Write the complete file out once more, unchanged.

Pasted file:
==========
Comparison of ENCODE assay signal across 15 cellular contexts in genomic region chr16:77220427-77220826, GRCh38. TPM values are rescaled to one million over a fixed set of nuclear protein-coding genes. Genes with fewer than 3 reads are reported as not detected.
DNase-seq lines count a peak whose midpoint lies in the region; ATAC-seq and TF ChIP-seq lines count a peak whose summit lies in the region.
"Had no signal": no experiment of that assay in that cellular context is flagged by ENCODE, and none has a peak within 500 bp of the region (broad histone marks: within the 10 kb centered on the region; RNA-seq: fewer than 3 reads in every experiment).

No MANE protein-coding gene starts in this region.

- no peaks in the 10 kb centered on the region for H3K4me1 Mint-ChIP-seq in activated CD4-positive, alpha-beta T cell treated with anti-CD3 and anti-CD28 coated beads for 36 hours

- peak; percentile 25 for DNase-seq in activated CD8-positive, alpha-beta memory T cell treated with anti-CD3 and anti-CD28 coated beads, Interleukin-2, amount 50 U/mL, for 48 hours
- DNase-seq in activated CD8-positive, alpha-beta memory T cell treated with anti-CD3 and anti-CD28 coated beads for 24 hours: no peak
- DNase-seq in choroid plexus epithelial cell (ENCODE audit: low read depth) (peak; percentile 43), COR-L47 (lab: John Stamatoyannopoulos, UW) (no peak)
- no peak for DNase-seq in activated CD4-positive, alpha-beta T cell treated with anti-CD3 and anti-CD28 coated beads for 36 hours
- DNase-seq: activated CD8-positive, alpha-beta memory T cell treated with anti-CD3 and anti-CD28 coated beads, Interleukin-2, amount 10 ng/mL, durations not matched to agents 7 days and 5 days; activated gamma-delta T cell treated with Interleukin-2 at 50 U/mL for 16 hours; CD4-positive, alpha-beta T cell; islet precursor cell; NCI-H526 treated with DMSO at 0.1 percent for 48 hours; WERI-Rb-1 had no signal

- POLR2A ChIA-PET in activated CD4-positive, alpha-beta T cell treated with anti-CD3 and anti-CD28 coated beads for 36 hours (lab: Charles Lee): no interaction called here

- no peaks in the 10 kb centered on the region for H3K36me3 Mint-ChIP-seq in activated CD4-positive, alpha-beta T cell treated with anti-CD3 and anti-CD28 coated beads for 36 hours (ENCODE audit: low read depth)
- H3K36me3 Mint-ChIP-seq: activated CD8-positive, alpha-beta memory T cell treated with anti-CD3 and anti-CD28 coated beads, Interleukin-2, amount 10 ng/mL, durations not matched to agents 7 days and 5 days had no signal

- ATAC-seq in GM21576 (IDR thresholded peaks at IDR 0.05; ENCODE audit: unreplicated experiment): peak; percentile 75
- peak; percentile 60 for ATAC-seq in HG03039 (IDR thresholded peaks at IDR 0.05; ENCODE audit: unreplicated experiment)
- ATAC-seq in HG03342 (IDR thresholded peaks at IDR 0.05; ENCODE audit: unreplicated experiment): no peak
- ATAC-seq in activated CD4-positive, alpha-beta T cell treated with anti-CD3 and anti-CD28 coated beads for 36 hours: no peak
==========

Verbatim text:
Comparison of ENCODE assay signal across 15 cellular contexts in genomic region chr16:77220427-77220826, GRCh38. TPM values are rescaled to one million over a fixed set of nuclear protein-coding genes. Genes with fewer than 3 reads are reported as not detected.
DNase-seq lines count a peak whose midpoint lies in the region; ATAC-seq and TF ChIP-seq lines count a peak whose summit lies in the region.
"Had no signal": no experiment of that assay in that cellular context is flagged by ENCODE, and none has a peak within 500 bp of the region (broad histone marks: within the 10 kb centered on the region; RNA-seq: fewer than 3 reads in every experiment).

No MANE protein-coding gene starts in this region.

- no peaks in the 10 kb centered on the region for H3K4me1 Mint-ChIP-seq in activated CD4-positive, alpha-beta T cell treated with anti-CD3 and anti-CD28 coated beads for 36 hours

- peak; percentile 25 for DNase-seq in activated CD8-positive, alpha-beta memory T cell treated with anti-CD3 and anti-CD28 coated beads, Interleukin-2, amount 50 U/mL, for 48 hours
- DNase-seq in activated CD8-positive, alpha-beta memory T cell treated with anti-CD3 and anti-CD28 coated beads for 24 hours: no peak
- DNase-seq in choroid plexus epithelial cell (ENCODE audit: low read depth) (peak; percentile 43), COR-L47 (lab: John Stamatoyannopoulos, UW) (no peak)
- no peak for DNase-seq in activated CD4-positive, alpha-beta T cell treated with anti-CD3 and anti-CD28 coated beads for 36 hours
- DNase-seq: activated CD8-positive, alpha-beta memory T cell treated with anti-CD3 and anti-CD28 coated beads, Interleukin-2, amount 10 ng/mL, durations not matched to agents 7 days and 5 days; activated gamma-delta T cell treated with Interleukin-2 at 50 U/mL for 16 hours; CD4-positive, alpha-beta T cell; islet precursor cell; NCI-H526 treated with DMSO at 0.1 percent for 48 hours; WERI-Rb-1 had no signal

- POLR2A ChIA-PET in activated CD4-positive, alpha-beta T cell treated with anti-CD3 and anti-CD28 coated beads for 36 hours (lab: Charles Lee): no interaction called here

- no peaks in the 10 kb centered on the region for H3K36me3 Mint-ChIP-seq in activated CD4-positive, alpha-beta T cell treated with anti-CD3 and anti-CD28 coated beads for 36 hours (ENCODE audit: low read depth)
- H3K36me3 Mint-ChIP-seq: activated CD8-positive, alpha-beta memory T cell treated with anti-CD3 and anti-CD28 coated beads, Interleukin-2, amount 10 ng/mL, durations not matched to agents 7 days and 5 days had no signal

- ATAC-seq in GM21576 (IDR thresholded peaks at IDR 0.05; ENCODE audit: unreplicated experiment): peak; percentile 75
- peak; percentile 60 for ATAC-seq in HG03039 (IDR thresholded peaks at IDR 0.05; ENCODE audit: unreplicated experiment)
- ATAC-seq in HG03342 (IDR thresholded peaks at IDR 0.05; ENCODE audit: unreplicated experiment): no peak
- ATAC-seq in activated CD4-positive, alpha-beta T cell treated with anti-CD3 and anti-CD28 coated beads for 36 hours: no peak